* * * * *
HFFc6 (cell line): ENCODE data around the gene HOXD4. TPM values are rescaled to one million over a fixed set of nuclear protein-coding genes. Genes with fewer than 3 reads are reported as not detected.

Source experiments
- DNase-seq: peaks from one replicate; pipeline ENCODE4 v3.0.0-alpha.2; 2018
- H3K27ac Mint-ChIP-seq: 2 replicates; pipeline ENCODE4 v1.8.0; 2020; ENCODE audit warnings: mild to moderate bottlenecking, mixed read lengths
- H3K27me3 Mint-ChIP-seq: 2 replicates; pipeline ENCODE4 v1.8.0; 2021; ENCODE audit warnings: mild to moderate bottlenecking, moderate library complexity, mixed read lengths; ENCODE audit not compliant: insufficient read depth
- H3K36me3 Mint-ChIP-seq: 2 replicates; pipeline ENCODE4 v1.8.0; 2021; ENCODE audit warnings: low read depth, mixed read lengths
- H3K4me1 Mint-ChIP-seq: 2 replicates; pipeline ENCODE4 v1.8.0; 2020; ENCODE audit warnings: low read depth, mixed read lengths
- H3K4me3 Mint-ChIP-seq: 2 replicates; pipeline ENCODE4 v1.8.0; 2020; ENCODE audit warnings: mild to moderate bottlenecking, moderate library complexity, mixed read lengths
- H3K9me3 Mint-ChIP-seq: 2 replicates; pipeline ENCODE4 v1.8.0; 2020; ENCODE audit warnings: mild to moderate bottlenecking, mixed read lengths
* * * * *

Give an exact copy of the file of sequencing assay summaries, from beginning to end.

HFFc6 (cell line): ENCODE data around the gene HOXD4. TPM values are rescaled to one million over a fixed set of nuclear protein-coding genes. Genes with fewer than 3 reads are reported as not detected.

Source experiments
- DNase-seq: peaks from one replicate; pipeline ENCODE4 v3.0.0-alpha.2; 2018
- H3K27ac Mint-ChIP-seq: 2 replicates; pipeline ENCODE4 v1.8.0; 2020; ENCODE audit warnings: mild to moderate bottlenecking, mixed read lengths
- H3K27me3 Mint-ChIP-seq: 2 replicates; pipeline ENCODE4 v1.8.0; 2021; ENCODE audit warnings: mild to moderate bottlenecking, moderate library complexity, mixed read lengths; ENCODE audit not compliant: insufficient read depth
- H3K36me3 Mint-ChIP-seq: 2 replicates; pipeline ENCODE4 v1.8.0; 2021; ENCODE audit warnings: low read depth, mixed read lengths
- H3K4me1 Mint-ChIP-seq: 2 replicates; pipeline ENCODE4 v1.8.0; 2020; ENCODE audit warnings: low read depth, mixed read lengths
- H3K4me3 Mint-ChIP-seq: 2 replicates; pipeline ENCODE4 v1.8.0; 2020; ENCODE audit warnings: mild to moderate bottlenecking, moderate library complexity, mixed read lengths
- H3K9me3 Mint-ChIP-seq: 2 replicates; pipeline ENCODE4 v1.8.0; 2020; ENCODE audit warnings: mild to moderate bottlenecking, mixed read lengths